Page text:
Essential Reads

Declinism: Why You Think America is in Crisis

Is America really on the brink of disaster? Studies show most people feel things are bad and getting worse. Declinism, based on cognitive bias, explains why.

The Con of Propaganda

By Noam Shpancer Ph.D. on February 15, 2017 in Insight Therapy
If you don’t hear much about propaganda, that’s what you’re hearing.

Playing With Politics vs. Playing Politics

By Scott G. Eberle Ph.D. on February 15, 2017 in Play in Mind
Is the game of politics play?

When and Why Trump's Tweets Are Inappropriate, An Analysis

By Jennifer Golbeck Ph.D. on February 13, 2017 in Your Online Secrets
We analyze the appropriateness of tweets and what defines them. Trump's tweets are less appropriate, more negative, less sophisticated than staffers'.

More Posts on Media

Is Donald Truly Delusional? Part 2

In many instances, we find ample evidence that the facts are not as Mr. Trump insists they are.

Getting Inside the Heads of Consumers

By Glenn C. Altschuler Ph.D. on February 21, 2017 in This Is America
Why does any product break out of the pack and keep on selling? What is the psychology of hits and the role of social networks through which markets can be reached?

I Called the Trump Presidential MO Years Ago

By Stanton Peele on February 20, 2017 in Addiction in Society
Donald Trump practiced his exact method for making the United States a totalitarian state more than five years ago, as I detailed for Psychology Today.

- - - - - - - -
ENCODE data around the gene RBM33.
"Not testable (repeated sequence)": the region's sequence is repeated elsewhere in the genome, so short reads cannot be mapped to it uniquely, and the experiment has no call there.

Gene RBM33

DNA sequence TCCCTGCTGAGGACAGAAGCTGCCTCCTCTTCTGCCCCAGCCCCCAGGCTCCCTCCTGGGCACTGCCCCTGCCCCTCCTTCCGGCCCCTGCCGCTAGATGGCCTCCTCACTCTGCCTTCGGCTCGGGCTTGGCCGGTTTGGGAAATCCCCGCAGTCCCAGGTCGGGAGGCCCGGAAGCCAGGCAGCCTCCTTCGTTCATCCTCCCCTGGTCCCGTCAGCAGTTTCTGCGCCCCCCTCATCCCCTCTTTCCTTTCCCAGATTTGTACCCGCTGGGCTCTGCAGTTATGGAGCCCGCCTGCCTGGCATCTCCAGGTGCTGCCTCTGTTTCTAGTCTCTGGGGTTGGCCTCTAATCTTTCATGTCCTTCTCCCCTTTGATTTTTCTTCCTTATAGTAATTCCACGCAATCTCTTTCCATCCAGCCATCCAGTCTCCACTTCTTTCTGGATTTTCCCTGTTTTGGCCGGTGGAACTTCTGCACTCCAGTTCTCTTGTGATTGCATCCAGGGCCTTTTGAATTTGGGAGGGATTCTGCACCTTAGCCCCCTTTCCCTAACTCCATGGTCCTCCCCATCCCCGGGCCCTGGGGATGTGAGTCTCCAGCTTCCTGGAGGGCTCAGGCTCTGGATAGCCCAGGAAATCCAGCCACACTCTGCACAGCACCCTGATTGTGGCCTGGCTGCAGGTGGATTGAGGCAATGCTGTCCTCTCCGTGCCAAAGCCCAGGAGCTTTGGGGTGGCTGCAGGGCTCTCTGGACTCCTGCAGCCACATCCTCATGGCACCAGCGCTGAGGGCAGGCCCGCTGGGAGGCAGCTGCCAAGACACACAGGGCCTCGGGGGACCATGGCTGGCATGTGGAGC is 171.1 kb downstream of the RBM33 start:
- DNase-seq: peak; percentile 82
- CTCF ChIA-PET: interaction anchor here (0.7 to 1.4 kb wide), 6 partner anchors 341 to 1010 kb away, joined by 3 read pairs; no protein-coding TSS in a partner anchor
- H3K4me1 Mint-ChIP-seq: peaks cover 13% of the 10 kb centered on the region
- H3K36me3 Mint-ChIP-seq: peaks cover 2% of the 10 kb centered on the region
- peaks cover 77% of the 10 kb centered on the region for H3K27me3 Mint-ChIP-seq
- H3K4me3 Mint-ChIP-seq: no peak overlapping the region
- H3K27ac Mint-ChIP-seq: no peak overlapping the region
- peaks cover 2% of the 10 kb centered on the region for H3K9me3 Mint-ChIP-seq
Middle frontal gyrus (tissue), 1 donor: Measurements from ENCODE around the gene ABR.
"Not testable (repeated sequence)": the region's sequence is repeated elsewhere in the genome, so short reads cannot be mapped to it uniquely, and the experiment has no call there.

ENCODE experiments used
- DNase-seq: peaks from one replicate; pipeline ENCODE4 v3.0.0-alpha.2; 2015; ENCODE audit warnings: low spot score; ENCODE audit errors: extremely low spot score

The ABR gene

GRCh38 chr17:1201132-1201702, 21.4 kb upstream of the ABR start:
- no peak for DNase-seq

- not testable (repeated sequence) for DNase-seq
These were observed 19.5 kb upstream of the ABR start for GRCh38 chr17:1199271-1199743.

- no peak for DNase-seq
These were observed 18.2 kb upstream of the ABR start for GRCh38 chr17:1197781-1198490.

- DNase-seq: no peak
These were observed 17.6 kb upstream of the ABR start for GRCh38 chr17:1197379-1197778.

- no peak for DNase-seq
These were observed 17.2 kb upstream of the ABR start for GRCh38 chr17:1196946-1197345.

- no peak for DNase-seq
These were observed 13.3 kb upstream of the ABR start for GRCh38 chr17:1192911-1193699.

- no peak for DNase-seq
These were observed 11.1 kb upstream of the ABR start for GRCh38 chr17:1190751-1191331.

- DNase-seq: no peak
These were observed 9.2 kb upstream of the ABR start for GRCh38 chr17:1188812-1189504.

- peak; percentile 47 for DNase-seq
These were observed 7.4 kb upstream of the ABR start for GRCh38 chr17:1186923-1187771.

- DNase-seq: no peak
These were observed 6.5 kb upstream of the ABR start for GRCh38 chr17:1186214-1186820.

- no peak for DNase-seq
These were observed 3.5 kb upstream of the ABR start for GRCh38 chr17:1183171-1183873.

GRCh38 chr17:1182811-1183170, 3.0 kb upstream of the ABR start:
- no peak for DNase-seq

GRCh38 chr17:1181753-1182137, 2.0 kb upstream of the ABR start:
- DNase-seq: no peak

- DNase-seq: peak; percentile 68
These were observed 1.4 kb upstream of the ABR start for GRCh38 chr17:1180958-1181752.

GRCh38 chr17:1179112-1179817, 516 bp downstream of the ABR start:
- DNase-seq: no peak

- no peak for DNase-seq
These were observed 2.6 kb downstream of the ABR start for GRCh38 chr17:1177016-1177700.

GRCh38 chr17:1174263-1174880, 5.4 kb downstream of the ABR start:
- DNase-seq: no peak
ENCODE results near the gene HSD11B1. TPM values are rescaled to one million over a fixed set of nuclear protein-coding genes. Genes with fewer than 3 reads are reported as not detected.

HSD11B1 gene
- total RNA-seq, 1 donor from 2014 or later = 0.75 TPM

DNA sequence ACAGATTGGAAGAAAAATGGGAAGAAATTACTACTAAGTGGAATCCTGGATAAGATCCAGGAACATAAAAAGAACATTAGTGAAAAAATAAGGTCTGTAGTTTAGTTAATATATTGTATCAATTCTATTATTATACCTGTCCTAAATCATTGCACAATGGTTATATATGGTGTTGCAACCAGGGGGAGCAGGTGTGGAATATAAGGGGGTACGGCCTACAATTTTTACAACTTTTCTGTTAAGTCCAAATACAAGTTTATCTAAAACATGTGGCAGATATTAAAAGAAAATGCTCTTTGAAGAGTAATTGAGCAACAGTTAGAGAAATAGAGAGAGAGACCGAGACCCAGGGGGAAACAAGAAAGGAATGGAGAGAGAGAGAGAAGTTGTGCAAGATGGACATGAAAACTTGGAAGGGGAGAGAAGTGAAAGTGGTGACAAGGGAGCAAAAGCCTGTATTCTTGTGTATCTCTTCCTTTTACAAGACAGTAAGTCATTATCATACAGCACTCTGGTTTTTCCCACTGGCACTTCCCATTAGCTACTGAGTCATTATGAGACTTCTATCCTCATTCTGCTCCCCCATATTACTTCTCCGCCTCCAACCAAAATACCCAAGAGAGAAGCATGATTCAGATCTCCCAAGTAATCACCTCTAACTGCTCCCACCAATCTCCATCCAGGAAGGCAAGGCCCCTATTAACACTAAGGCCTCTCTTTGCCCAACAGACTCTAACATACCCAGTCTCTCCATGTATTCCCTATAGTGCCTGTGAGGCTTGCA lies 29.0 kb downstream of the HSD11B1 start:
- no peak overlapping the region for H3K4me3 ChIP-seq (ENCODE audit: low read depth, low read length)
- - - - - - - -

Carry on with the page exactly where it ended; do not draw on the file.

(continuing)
Creative Thinking is no Longer an Option, It's Essential

The future belongs to creative thinkers. The real currency of our time isn't money, it's ideas. You need to become an ideas generator whatever field you work in.

Is Donald Truly Delusional?

What can we tell about such a powerful public person who makes so many startling and often preposterous statements and draws factually unsupportable conclusions?

Ignorance Is Not Bliss & Won't Make Concussions Go Away

By E. Paul Zehr Ph.D. on February 13, 2017 in Black Belt Brain
The world? Not flat. Smoking? Causes cancer. Heavy collisions in sport? Cause concussions. Major sports leagues need to stop assessing blame and invest in solutions.
Courtesy of John Torous

To App or Not to App

By Dora Calott Wang M.D. on February 13, 2017 in The Kitchen Shrink
American Psychiatric Association takes Leadership in the Wild West of Mental Health Apps
'Reality & Realities,' Face Thinking, CC 2.0

Plato’s Prognosis of “Alternative Facts”

The idea of a fact is one upon which virtually every aspect of human existence depends.

Misandry AND Misogyny

By Anthony Synnott Ph.D. on February 09, 2017 in Rethinking Men
Both misogyny and misandry are back in the news again, not that they really ever left, but now they are highlighted.

Royally Bad Philosophy (A Reply to Craig and Colbert)

By David Kyle Johnson Ph.D. on February 07, 2017 in A Logical Take
The cosmological argument ("why is there something rather than nothing") is not nearly as strong as many suppose.

What You May Not Know About Serial Killers

By Scott A. Bonn Ph.D. on February 05, 2017 in Wicked Deeds
Rather than being satisfied when they murder, serial killers are driven toward repeating their killings in an unending “serial” cycle.

StarTalk: Neil deGrasse Tyson on Game of Thrones Psychology

Neil deGrasse Tyson conducts interviews on "StarTalk" including this look at the science of "Game of Thrones" with a segment devoted to the psychology of both characters and fans.

Why Have Super Bowl Ad Prices Doubled Since 2007?

One big reason is growth of consumer engagement through social media.

Arousing Curiosity May Help Take the Politics Out of Science